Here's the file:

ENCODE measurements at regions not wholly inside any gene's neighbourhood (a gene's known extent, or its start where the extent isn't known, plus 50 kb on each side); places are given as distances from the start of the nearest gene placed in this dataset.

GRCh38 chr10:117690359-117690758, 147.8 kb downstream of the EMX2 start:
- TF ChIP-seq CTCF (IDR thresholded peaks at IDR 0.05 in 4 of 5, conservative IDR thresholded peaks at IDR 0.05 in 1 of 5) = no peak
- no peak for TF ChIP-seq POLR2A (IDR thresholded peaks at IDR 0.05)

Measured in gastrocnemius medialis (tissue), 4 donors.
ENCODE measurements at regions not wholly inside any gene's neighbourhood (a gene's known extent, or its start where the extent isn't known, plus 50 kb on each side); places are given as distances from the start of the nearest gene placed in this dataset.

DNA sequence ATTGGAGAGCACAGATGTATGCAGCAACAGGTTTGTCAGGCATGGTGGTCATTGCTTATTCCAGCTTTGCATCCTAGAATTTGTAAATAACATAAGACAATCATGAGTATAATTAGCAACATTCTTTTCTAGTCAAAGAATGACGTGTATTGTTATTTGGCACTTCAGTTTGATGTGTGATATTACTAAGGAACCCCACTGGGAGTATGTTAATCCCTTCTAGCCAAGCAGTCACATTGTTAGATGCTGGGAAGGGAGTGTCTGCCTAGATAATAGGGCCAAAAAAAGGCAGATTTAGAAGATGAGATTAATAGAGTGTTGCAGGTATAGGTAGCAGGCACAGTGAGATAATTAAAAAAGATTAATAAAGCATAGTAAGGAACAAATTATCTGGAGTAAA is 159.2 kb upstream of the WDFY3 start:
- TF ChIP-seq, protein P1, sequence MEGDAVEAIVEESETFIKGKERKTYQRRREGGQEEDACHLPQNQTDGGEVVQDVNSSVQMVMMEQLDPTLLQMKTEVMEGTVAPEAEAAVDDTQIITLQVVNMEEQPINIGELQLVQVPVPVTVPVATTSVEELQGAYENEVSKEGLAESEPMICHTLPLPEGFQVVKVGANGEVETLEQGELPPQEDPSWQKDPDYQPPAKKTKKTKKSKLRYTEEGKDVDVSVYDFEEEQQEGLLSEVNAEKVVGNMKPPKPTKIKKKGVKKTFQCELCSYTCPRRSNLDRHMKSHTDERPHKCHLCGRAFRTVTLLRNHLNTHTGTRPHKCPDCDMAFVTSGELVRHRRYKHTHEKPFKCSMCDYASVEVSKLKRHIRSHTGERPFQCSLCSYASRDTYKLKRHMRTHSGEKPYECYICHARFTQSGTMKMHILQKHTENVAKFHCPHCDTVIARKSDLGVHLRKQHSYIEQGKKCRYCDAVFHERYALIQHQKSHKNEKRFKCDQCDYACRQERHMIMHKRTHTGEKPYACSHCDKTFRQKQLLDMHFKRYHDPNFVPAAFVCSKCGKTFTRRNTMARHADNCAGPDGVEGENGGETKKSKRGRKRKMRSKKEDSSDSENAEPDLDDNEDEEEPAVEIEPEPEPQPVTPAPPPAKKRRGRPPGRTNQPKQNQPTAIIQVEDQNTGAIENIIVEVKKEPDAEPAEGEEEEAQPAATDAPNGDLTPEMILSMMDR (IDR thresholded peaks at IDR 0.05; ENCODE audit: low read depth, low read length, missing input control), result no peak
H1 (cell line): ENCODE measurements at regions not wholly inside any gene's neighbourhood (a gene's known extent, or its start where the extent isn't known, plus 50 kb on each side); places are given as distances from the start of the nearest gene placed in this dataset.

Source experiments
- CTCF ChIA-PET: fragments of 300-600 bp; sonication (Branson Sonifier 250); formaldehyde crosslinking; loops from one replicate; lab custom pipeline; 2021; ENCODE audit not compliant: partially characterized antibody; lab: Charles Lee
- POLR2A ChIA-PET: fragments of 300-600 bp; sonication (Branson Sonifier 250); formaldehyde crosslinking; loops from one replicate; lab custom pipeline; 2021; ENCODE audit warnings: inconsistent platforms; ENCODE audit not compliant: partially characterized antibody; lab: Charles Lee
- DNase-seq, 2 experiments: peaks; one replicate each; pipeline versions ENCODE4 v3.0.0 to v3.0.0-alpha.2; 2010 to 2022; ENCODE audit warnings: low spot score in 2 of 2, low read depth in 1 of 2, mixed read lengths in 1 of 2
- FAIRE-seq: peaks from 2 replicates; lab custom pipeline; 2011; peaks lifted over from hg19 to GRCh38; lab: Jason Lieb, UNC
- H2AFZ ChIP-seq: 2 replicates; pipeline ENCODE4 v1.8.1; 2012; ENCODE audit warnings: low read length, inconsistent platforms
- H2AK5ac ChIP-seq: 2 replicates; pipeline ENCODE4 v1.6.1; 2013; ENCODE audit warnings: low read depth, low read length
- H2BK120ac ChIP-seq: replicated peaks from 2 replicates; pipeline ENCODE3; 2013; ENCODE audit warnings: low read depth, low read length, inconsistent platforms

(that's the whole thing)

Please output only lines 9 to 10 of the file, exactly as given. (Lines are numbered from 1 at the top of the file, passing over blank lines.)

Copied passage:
H1 (cell line): ENCODE measurements at regions not wholly inside any gene's neighbourhood (a gene's known extent, or its start where the extent isn't known, plus 50 kb on each side); places are given as distances from the start of the nearest gene placed in this dataset.

Source experiments